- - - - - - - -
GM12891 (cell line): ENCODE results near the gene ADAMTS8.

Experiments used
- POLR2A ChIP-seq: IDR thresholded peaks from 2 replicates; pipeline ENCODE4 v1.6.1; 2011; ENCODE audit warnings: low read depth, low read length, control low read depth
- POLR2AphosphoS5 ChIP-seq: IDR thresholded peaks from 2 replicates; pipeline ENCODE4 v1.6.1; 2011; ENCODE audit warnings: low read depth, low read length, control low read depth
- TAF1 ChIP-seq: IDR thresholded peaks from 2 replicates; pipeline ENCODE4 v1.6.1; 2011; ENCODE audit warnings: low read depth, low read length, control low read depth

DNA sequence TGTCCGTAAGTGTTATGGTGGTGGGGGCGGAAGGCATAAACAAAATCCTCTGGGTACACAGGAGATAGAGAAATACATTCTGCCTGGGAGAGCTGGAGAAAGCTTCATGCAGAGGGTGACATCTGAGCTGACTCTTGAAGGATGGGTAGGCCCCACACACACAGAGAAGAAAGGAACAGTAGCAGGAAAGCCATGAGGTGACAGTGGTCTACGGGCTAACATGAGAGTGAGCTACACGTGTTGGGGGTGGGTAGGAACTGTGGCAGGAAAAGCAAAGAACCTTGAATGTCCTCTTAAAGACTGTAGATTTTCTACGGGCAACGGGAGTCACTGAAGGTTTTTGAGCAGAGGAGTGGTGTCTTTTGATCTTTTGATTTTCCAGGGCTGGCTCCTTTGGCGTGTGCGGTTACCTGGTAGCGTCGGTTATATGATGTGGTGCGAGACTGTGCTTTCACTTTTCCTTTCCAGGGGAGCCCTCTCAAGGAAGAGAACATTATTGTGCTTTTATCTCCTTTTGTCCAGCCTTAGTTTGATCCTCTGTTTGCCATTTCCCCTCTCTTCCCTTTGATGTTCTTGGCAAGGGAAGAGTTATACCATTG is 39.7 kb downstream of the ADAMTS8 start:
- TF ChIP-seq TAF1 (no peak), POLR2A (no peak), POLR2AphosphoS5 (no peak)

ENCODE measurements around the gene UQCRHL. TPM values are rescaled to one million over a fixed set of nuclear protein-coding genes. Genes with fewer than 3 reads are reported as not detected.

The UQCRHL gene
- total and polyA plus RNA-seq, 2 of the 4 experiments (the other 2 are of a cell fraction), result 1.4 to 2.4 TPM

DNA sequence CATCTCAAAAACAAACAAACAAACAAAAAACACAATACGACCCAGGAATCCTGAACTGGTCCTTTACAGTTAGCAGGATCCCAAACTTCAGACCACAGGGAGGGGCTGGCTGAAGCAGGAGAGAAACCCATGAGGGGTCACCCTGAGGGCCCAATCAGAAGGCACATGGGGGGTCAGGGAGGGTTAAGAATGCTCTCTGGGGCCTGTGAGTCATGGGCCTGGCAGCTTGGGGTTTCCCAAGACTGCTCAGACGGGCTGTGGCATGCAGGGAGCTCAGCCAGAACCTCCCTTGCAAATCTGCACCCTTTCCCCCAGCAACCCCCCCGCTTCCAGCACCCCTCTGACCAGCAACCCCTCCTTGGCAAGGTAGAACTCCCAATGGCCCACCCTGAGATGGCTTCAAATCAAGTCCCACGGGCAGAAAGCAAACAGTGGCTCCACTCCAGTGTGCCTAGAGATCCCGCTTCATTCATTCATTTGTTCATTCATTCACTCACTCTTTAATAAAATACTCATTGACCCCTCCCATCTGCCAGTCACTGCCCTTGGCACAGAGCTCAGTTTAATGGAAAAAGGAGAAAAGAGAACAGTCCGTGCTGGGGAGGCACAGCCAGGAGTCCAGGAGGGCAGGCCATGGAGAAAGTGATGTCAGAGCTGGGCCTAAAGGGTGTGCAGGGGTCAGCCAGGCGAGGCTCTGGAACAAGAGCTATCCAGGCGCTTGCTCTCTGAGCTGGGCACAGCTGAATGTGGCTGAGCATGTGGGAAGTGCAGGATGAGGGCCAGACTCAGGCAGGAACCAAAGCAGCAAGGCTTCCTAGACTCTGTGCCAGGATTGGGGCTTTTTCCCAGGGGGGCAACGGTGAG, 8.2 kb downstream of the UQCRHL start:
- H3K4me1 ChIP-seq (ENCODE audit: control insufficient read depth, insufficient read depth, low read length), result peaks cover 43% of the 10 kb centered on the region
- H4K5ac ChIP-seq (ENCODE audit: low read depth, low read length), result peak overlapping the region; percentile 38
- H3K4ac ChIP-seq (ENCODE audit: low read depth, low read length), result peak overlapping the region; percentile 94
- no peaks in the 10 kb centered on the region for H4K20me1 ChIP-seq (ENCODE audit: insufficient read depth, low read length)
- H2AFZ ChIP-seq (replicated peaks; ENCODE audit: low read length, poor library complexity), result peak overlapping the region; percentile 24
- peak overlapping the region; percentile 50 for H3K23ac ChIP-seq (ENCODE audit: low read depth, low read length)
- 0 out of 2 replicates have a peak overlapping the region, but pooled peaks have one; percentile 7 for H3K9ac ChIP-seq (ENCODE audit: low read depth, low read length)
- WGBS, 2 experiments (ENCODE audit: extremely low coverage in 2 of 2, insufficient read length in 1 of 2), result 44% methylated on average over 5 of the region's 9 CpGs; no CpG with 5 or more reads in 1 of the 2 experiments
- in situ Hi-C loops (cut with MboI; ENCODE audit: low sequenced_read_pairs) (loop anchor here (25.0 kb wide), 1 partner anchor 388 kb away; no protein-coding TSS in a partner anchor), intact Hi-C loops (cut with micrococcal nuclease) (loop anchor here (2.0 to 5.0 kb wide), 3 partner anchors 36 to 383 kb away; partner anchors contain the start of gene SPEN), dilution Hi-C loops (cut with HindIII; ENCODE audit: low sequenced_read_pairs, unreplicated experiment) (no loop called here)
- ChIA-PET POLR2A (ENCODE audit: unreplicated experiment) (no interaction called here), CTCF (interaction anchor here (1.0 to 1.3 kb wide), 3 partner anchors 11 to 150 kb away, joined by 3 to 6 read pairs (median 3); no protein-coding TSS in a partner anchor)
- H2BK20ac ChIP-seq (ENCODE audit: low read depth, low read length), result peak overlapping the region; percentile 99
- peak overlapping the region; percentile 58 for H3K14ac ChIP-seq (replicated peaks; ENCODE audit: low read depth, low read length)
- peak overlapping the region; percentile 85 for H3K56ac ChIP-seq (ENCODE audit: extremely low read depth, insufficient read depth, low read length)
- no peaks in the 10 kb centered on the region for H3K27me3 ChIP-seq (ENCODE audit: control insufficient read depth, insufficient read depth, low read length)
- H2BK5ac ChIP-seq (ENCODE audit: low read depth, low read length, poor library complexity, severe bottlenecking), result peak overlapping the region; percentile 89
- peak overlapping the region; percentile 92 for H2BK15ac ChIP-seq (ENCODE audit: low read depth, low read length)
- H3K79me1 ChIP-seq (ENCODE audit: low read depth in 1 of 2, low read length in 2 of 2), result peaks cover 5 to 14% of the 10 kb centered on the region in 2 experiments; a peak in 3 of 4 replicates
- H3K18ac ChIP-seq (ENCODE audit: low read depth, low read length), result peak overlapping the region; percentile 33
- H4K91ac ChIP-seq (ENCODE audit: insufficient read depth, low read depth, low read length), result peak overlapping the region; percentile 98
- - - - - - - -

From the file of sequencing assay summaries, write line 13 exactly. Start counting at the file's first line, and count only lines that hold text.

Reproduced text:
- H4K5ac ChIP-seq (ENCODE audit: low read depth, low read length), result peak overlapping the region; percentile 38